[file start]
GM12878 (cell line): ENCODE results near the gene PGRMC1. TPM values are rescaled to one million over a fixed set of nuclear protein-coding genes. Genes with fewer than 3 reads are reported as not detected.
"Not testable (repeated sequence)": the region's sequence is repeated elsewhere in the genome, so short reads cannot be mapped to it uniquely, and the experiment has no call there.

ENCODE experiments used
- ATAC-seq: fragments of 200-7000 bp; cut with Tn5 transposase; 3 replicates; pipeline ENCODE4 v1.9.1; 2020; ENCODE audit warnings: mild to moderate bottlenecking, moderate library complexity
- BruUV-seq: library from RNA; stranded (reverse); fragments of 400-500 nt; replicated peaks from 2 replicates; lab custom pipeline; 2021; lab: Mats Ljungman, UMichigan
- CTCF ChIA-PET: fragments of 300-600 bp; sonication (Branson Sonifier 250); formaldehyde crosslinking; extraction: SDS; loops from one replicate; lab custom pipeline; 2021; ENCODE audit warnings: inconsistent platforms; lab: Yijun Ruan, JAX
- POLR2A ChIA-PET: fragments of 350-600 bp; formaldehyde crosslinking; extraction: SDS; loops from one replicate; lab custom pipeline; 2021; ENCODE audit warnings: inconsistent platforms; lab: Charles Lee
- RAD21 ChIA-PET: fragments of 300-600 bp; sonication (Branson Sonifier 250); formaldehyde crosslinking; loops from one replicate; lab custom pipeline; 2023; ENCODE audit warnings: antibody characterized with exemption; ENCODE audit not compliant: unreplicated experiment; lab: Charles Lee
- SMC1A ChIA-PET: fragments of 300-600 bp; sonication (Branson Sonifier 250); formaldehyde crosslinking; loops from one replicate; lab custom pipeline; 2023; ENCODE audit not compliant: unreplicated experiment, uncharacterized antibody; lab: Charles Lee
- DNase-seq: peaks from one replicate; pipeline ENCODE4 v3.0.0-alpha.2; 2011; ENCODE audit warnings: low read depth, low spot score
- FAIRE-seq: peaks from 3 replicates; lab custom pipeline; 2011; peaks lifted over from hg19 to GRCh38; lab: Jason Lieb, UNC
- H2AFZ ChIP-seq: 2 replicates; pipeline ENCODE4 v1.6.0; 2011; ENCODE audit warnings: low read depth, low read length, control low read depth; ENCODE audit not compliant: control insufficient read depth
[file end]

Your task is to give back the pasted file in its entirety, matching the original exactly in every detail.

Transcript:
GM12878 (cell line): ENCODE results near the gene PGRMC1. TPM values are rescaled to one million over a fixed set of nuclear protein-coding genes. Genes with fewer than 3 reads are reported as not detected.
"Not testable (repeated sequence)": the region's sequence is repeated elsewhere in the genome, so short reads cannot be mapped to it uniquely, and the experiment has no call there.

ENCODE experiments used
- ATAC-seq: fragments of 200-7000 bp; cut with Tn5 transposase; 3 replicates; pipeline ENCODE4 v1.9.1; 2020; ENCODE audit warnings: mild to moderate bottlenecking, moderate library complexity
- BruUV-seq: library from RNA; stranded (reverse); fragments of 400-500 nt; replicated peaks from 2 replicates; lab custom pipeline; 2021; lab: Mats Ljungman, UMichigan
- CTCF ChIA-PET: fragments of 300-600 bp; sonication (Branson Sonifier 250); formaldehyde crosslinking; extraction: SDS; loops from one replicate; lab custom pipeline; 2021; ENCODE audit warnings: inconsistent platforms; lab: Yijun Ruan, JAX
- POLR2A ChIA-PET: fragments of 350-600 bp; formaldehyde crosslinking; extraction: SDS; loops from one replicate; lab custom pipeline; 2021; ENCODE audit warnings: inconsistent platforms; lab: Charles Lee
- RAD21 ChIA-PET: fragments of 300-600 bp; sonication (Branson Sonifier 250); formaldehyde crosslinking; loops from one replicate; lab custom pipeline; 2023; ENCODE audit warnings: antibody characterized with exemption; ENCODE audit not compliant: unreplicated experiment; lab: Charles Lee
- SMC1A ChIA-PET: fragments of 300-600 bp; sonication (Branson Sonifier 250); formaldehyde crosslinking; loops from one replicate; lab custom pipeline; 2023; ENCODE audit not compliant: unreplicated experiment, uncharacterized antibody; lab: Charles Lee
- DNase-seq: peaks from one replicate; pipeline ENCODE4 v3.0.0-alpha.2; 2011; ENCODE audit warnings: low read depth, low spot score
- FAIRE-seq: peaks from 3 replicates; lab custom pipeline; 2011; peaks lifted over from hg19 to GRCh38; lab: Jason Lieb, UNC
- H2AFZ ChIP-seq: 2 replicates; pipeline ENCODE4 v1.6.0; 2011; ENCODE audit warnings: low read depth, low read length, control low read depth; ENCODE audit not compliant: control insufficient read depth